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Nobel winner presses for women's rights
Updated: 2004-03-09 09:12

The failure by governments across the Islamic world to respect women's rights has hampered even hesitant steps toward political change, Nobel Peace Prize laureate Shirin Ebadi said Monday as the United Nations observed International Women's Day.

"The rights of women and democracy are one and the same thing," the Iranian lawyer and rights campaigner said during a visit to the International Labor Organization.

Speaking alongside Ebadi, Carla Del Ponte ! chief prosecutor of the U.N. war crimes tribunal ! said women have raised their profile on the international stage over the past decade.

She cited her predecessor Louise Arbour, who is stepping down as a justice of the Canadian Supreme Court to become U.N. high commissioner for human rights, and former Irish President Mary Robinson, who held the top U.N. human rights post from 1997 to 2001.

"In most democratic societies over the past generation women have been given the opportunity to realize their professional aspirations," Del Ponte said. "It's not the same in the rest of the world."

In a study released to coincide with International Women's Day, the Geneva-based Interparliamentary Union ! which counts 142 national legislatures as its members ! said women now make up a record-breaking 15.3 percent of the world's lawmakers.

With 49 percent, Rwanda is the country with the most female lawmakers, although the African average is 15.1 percent. Sweden is second with 45 percent.

Although the organization does not have a separate category for Muslim countries, the figure for Arab states is 6 percent.

Women's rights are an excellent indicator of the general human rights situation in a country, Ebadi said, speaking through an interpreter.

Ebadi, who received the Nobel Peace Prize last year, was the first Muslim woman to win the award.

"Many people use Islam to justify the unequal position of women. They are wrong. Islam is a religion which believes in the equality of all human beings. The position of women in Islamic countries is due to the patriarchal system in these countries. Not only does this system reject the equality of men and women ! it also rejects democracy."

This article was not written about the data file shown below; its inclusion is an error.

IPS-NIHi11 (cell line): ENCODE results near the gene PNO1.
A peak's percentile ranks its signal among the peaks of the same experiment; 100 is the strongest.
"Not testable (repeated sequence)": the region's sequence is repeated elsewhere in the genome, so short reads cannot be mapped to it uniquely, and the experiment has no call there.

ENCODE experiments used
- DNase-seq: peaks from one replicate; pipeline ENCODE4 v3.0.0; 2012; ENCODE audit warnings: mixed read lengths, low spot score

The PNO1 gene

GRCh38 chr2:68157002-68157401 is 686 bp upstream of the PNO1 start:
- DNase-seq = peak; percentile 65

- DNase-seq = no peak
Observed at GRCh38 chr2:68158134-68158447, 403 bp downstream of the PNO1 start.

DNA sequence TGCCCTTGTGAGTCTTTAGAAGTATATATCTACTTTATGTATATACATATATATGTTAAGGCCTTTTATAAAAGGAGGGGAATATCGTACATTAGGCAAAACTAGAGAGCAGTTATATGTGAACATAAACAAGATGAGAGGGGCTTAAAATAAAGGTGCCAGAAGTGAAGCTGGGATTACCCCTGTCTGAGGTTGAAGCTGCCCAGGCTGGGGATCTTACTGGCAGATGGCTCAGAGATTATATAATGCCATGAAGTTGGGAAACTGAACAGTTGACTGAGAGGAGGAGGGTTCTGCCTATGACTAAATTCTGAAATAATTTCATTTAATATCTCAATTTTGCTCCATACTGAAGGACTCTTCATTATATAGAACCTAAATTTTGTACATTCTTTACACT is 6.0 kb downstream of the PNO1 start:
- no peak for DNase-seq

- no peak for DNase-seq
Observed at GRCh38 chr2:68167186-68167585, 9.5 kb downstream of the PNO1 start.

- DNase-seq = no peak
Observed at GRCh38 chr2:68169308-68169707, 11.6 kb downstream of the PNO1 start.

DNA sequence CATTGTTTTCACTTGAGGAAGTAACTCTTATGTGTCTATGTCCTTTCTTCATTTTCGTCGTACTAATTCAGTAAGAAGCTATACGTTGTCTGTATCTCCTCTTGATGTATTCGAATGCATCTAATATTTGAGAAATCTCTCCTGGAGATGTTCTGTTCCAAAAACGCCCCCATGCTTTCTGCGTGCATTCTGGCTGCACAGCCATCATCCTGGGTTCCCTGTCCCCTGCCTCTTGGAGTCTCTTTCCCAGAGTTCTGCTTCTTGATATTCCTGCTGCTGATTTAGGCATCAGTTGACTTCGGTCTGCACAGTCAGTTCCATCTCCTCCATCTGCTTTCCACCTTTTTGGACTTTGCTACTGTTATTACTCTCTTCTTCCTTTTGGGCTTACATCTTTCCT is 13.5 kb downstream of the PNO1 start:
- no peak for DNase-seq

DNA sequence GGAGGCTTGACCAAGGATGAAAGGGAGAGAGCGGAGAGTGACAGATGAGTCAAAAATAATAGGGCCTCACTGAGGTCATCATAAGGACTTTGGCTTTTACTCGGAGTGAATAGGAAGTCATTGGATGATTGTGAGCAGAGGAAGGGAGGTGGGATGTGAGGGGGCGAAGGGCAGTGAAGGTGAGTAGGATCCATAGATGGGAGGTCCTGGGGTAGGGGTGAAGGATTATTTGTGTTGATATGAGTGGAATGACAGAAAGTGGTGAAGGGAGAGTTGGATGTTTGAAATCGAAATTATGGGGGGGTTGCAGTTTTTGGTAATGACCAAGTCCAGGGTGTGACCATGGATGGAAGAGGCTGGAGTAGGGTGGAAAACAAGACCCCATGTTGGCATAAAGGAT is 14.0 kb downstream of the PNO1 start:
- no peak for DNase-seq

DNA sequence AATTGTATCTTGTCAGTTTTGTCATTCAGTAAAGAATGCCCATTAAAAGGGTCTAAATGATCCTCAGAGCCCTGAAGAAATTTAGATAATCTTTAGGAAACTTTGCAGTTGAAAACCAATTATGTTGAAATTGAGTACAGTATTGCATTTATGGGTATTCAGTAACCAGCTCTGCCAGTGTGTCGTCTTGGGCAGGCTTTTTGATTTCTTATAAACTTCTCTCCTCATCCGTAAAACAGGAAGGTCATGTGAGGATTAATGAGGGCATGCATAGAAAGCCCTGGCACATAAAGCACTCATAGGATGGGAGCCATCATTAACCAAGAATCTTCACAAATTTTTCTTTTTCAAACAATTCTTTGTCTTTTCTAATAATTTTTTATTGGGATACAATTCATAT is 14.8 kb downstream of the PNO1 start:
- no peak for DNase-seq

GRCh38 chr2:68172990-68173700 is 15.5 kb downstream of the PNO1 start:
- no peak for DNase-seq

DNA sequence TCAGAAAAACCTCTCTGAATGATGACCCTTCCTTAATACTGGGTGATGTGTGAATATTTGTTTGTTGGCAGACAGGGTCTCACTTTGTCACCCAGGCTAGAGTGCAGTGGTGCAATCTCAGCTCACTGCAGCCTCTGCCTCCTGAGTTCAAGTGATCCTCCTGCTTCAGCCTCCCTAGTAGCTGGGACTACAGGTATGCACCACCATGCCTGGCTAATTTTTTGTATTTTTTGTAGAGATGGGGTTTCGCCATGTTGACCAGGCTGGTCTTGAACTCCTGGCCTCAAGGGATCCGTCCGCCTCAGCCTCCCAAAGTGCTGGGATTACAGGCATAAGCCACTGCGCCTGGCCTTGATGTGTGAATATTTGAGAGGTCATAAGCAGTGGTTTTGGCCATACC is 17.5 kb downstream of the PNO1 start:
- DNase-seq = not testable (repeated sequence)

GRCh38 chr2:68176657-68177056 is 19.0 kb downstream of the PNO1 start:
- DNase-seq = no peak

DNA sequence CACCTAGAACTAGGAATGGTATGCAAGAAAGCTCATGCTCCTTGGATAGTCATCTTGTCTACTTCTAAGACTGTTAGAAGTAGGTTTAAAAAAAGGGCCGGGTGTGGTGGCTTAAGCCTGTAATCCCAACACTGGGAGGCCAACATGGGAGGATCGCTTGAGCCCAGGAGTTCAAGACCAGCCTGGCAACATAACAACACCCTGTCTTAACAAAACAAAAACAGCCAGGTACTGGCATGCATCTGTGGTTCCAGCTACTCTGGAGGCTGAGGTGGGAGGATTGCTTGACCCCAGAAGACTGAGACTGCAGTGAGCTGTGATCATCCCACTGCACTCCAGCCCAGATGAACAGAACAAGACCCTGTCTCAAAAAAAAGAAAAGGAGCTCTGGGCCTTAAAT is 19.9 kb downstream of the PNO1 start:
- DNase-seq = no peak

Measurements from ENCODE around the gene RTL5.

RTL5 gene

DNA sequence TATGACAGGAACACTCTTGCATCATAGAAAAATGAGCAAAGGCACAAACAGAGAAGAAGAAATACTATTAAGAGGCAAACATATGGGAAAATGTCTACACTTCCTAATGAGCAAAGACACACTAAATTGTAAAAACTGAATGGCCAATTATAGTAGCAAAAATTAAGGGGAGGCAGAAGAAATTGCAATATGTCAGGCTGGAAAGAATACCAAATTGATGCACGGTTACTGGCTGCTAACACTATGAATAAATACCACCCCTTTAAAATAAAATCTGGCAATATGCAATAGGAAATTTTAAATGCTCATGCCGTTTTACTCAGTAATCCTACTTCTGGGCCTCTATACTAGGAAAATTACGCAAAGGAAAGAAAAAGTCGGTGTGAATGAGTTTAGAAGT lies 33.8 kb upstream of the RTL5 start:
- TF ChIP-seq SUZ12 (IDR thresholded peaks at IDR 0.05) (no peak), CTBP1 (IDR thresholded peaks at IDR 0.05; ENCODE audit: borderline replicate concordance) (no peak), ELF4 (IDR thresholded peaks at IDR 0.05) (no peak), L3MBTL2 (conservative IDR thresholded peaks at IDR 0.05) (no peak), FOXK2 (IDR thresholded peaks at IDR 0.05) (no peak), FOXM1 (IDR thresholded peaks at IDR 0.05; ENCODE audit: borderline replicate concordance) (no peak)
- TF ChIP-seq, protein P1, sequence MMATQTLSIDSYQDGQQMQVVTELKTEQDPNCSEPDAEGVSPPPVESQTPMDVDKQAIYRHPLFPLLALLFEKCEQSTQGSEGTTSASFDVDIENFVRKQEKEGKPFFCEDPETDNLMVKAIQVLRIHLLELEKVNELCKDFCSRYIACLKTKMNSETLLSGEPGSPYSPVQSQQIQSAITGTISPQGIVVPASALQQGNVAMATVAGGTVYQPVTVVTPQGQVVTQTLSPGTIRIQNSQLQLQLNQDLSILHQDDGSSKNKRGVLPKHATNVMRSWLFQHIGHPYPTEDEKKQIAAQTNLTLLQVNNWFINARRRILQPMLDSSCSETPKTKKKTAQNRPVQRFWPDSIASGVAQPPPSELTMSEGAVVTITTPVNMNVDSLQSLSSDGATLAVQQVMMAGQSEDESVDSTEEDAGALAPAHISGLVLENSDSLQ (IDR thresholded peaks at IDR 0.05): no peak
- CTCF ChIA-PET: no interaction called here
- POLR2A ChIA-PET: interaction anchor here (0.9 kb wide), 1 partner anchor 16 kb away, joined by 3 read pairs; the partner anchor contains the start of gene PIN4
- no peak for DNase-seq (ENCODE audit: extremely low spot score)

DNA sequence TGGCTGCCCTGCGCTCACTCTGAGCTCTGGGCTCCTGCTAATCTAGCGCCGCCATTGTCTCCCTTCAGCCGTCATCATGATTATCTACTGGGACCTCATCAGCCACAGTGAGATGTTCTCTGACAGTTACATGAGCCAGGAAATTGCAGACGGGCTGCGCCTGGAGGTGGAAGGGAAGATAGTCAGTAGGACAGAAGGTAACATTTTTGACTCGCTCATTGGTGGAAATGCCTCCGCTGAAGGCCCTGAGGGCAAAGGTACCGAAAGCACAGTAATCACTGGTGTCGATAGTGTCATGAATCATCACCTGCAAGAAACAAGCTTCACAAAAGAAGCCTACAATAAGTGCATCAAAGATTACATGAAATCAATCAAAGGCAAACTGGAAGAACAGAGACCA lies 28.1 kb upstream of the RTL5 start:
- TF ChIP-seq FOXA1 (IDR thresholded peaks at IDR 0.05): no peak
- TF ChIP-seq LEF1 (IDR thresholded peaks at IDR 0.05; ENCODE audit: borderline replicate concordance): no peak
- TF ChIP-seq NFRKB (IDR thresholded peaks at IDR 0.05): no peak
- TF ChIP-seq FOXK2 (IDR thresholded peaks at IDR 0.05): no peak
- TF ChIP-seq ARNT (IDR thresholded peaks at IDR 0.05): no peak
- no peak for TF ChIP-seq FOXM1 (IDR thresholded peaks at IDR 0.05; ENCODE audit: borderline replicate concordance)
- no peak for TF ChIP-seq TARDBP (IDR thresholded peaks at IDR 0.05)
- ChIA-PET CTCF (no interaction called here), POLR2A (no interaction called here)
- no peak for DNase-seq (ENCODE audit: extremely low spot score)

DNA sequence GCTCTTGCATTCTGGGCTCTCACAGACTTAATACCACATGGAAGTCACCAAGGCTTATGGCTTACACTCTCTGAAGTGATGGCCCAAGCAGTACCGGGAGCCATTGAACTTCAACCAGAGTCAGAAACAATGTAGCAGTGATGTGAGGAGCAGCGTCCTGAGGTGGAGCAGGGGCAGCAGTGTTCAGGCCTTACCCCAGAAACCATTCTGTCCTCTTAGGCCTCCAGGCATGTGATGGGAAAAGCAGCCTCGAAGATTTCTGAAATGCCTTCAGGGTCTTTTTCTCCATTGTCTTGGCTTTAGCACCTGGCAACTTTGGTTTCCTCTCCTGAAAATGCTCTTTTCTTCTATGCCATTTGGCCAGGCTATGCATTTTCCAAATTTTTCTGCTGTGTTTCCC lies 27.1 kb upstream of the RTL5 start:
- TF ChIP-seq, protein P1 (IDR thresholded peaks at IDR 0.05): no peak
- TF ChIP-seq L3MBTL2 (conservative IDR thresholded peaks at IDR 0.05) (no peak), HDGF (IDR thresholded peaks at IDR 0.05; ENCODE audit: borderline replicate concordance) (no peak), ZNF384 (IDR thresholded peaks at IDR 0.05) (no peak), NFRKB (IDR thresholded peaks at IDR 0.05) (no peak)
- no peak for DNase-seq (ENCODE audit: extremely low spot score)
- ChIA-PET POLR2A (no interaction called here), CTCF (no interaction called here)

An Iranian woman faces an easier situation than women in hardline Saudi Arabia, but still needs her husband's permission to work, travel or divorce, Ebadi said.

At a separate event, the head of the World Health Organization said discrimination against women is fueling the global HIV/AIDS epidemic and that equal rights could help fight the disease.

Women now account for almost half the 40 million people infected worldwide ! 30 million of whom live in Africa. The percentage has grown relentlessly since the epidemic began two decades ago.

Around the world, women marked International Women's Day with rallies against domestic violence and sexual harassment and demands for equal rights.

In Iraq, several hundred women demonstrated in downtown Baghdad against the country's new interim constitution. Women have expressed concerns that by enshrining the role of Islam the document could lead to the imposition of Islamic laws they fear will their rights.

At a ceremony in Kabul, Afghan President Hamid Karzai noted that girls and women had begun returning to schools, colleges and the work force since the U.S.-led military campaign swept away the Taliban's hardline Islamic regime.

But U.N. special representative Jean Arnaux said Afghan women still face daunting violence and prejudice, ranging from arson attacks on girls' schools to abuse that drives some to self-immolation.

"Physical and psychological threats and violence against women in the public and private domain continue to cast a long shadow," Arnaux told some 500 women ! and a few men ! in a huge tent on a city college campus.

In Bangladesh, women protested against the illegal but still widely observed custom of demanding a dowry as a condition of marriage.

"We live in a country where women are killed simply because their families can't pay dowry money," women's rights activist Ayesha Khanam told 2,000 demonstrators in the capital Dhaka, one of many such rallies nationwide.

Meanwhile, a general strike to protest abuse against women shut down schools, shops and businesses in Nepal. The action was organized by the female wing of the country's leftist rebel group.

Women staged brief marches in Zimbabwe's two main cities of Harare and Bulawayo, despite the arrest Sunday of three women for organizing the protests against food shortages and other hardships they blame on President Robert Mugabe's government.

Russian President Vladimir Putin invited successful women in various walks of life to his residence outside Moscow and awarded them with state medals for their achievements.

"In our country, women do not take second place to men," he said.

While some former Soviet republics have dropped Women's Day as a relic of the Communist era, it is still an official holiday in Russia, where men give flowers and gifts to female relatives, friends and colleagues.

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